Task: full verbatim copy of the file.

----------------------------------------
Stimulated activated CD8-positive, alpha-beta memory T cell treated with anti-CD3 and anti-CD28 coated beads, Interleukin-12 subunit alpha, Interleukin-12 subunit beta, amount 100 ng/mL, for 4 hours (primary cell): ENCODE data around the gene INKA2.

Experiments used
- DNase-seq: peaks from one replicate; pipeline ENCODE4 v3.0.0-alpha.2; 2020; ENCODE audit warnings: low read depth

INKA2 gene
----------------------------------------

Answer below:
Stimulated activated CD8-positive, alpha-beta memory T cell treated with anti-CD3 and anti-CD28 coated beads, Interleukin-12 subunit alpha, Interleukin-12 subunit beta, amount 100 ng/mL, for 4 hours (primary cell): ENCODE data around the gene INKA2.

Experiments used
- DNase-seq: peaks from one replicate; pipeline ENCODE4 v3.0.0-alpha.2; 2020; ENCODE audit warnings: low read depth

INKA2 gene